Leaders of the G7 nations are meeting in Cornwall this weekend, with guests from Australia, the EU, India and South Korea also present. The location was chosen since Cornwall is a hub for green industries, giving the UK a chance to demonstrate its capability in advance of the COP26 meeting in November.
The agenda focuses on global health, climate change and trade. The G7 does not have executive or legislative power, but it plays an important role in developing the global political agenda.
EU Settlement Scheme deadline
There is less than one month to go before the deadline for EU nationals to register for “settled status” in the UK (see key dates below). EU nationals resident in the UK before the end of 2020 can use the EU Settled Status scheme to protect their rights to live and work in the country (although grant of settled status is not certain – it can be refused). Around 5m applications have so far been made.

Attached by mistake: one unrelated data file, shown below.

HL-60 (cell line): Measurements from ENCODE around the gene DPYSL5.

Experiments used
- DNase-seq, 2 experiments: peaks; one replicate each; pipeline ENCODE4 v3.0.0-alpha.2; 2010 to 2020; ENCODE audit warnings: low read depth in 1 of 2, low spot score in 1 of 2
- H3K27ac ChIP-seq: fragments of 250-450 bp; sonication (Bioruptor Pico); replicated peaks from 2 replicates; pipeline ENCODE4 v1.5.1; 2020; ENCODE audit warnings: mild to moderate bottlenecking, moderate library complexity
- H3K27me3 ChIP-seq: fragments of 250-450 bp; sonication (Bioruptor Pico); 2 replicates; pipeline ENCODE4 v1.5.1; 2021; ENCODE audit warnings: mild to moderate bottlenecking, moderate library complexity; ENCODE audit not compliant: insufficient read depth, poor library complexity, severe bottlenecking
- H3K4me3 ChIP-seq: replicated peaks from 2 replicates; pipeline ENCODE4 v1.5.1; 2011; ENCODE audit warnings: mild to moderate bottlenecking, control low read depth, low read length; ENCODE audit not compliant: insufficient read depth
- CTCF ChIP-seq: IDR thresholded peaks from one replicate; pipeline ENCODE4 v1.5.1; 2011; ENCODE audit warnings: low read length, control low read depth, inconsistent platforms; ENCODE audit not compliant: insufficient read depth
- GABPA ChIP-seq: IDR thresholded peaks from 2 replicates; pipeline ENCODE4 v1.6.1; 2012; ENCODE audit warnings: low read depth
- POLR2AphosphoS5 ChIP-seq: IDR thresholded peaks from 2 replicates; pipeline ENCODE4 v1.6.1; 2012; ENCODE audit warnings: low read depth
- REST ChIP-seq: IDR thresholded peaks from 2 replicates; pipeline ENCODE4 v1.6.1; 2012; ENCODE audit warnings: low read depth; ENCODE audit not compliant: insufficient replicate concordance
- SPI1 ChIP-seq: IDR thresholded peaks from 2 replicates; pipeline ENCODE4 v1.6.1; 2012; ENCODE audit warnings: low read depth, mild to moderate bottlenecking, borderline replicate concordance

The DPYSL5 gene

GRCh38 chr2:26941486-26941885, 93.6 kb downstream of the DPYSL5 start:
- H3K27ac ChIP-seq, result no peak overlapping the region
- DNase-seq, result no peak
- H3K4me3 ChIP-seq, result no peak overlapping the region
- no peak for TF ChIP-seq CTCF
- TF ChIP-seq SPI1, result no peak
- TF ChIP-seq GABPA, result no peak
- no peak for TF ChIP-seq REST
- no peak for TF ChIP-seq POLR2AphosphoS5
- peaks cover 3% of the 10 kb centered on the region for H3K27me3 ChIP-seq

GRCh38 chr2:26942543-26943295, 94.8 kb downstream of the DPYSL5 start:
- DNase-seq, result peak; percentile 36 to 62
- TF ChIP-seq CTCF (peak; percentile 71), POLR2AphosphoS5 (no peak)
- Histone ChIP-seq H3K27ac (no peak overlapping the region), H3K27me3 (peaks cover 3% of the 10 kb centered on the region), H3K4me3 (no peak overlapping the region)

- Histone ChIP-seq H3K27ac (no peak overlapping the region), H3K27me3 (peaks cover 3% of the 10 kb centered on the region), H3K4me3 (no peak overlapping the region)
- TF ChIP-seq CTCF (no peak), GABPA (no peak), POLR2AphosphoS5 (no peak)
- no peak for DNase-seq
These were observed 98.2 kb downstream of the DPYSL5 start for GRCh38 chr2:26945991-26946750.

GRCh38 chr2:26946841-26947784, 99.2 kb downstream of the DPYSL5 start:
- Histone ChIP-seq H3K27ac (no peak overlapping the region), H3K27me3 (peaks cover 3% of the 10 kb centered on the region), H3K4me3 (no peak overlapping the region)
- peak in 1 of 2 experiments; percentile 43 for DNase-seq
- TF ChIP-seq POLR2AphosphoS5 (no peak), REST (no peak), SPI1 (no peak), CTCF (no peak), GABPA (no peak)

The UK government continues to develop the management of borders, with a view to using advanced technology to improve the experience of traders, migrant workers and business sponsors – it recently announced plans for a new phase of changes, but there is no sign of new policy which might make recruitment of lower-skilled foreign workers easier.
Key dates for UK-EU transition and support for businesses
Businesses trading with the EU should be prepared for the introduction of further border controls on the following dates:
- 30 June – The grace period for sending certain Prohibited & Restricted goods (P&Rs) from GB to NI ends.
- 30 June – Deadline for EU nationals to protect their right to reside and work by registering with the EU Settlement Scheme